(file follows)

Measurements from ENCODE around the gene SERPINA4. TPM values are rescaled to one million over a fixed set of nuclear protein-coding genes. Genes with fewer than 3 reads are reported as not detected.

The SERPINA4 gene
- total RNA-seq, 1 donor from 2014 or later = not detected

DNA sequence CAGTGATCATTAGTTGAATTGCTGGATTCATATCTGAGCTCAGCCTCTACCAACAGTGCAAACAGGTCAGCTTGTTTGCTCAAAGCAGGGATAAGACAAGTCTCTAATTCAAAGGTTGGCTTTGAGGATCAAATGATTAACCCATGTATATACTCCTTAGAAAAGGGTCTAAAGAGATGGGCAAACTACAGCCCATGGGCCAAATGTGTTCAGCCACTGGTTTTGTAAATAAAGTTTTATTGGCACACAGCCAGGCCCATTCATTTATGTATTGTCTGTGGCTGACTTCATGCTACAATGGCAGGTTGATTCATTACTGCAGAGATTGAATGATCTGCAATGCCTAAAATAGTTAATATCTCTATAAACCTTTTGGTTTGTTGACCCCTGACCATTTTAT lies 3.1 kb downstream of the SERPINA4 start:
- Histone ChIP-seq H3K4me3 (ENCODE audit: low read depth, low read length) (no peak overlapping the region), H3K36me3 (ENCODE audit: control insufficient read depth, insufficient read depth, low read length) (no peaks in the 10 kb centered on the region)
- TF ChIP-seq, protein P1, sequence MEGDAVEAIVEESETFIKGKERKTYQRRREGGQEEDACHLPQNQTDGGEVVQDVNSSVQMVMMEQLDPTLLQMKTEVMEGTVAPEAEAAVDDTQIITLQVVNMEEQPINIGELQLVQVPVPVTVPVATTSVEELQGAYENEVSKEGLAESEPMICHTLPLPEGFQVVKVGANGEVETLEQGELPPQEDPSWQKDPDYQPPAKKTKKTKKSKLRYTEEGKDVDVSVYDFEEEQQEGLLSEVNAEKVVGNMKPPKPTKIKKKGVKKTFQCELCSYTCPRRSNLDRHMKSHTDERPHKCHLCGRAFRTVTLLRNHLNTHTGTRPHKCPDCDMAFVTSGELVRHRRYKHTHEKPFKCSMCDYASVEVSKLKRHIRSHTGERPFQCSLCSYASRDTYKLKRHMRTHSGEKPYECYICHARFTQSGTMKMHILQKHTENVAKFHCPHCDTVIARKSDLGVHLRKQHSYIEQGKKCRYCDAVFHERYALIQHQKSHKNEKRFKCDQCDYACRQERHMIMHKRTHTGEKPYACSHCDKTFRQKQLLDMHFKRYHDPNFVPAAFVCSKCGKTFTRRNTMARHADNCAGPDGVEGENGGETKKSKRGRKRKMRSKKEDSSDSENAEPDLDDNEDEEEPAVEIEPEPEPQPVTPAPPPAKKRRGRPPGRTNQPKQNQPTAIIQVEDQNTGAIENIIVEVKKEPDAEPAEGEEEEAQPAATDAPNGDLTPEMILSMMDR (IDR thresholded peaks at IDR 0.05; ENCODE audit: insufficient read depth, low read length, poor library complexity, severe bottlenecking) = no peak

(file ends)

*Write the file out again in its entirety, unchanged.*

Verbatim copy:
Measurements from ENCODE around the gene SERPINA4. TPM values are rescaled to one million over a fixed set of nuclear protein-coding genes. Genes with fewer than 3 reads are reported as not detected.

The SERPINA4 gene
- total RNA-seq, 1 donor from 2014 or later = not detected

DNA sequence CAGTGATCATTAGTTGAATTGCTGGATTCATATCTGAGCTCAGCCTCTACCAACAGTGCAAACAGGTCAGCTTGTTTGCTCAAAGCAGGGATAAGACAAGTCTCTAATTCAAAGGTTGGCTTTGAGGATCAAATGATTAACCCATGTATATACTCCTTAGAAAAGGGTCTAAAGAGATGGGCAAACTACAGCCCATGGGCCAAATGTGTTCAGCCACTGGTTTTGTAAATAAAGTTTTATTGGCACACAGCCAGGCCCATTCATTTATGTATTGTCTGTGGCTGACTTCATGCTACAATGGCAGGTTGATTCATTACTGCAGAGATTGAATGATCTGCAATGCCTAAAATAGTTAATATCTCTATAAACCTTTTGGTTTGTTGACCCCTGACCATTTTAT lies 3.1 kb downstream of the SERPINA4 start:
- Histone ChIP-seq H3K4me3 (ENCODE audit: low read depth, low read length) (no peak overlapping the region), H3K36me3 (ENCODE audit: control insufficient read depth, insufficient read depth, low read length) (no peaks in the 10 kb centered on the region)
- TF ChIP-seq, protein P1, sequence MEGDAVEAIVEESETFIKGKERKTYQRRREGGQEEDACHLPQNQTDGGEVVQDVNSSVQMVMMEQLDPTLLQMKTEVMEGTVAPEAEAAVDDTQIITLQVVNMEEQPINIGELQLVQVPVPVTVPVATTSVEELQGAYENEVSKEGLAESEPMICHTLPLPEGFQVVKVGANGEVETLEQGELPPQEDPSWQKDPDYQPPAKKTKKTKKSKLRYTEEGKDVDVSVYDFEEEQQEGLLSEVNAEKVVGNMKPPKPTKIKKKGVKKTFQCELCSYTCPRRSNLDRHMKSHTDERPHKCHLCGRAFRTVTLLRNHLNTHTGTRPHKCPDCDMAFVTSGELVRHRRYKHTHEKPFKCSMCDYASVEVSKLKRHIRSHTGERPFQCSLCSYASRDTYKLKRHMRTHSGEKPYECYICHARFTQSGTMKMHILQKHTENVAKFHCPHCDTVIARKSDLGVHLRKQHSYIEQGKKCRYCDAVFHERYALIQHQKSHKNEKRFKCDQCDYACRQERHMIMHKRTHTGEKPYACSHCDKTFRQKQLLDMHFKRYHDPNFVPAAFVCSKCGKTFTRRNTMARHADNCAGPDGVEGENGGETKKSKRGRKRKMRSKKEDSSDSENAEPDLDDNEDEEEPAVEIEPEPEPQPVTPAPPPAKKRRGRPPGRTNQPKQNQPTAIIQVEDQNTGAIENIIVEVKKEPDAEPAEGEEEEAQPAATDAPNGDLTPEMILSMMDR (IDR thresholded peaks at IDR 0.05; ENCODE audit: insufficient read depth, low read length, poor library complexity, severe bottlenecking) = no peak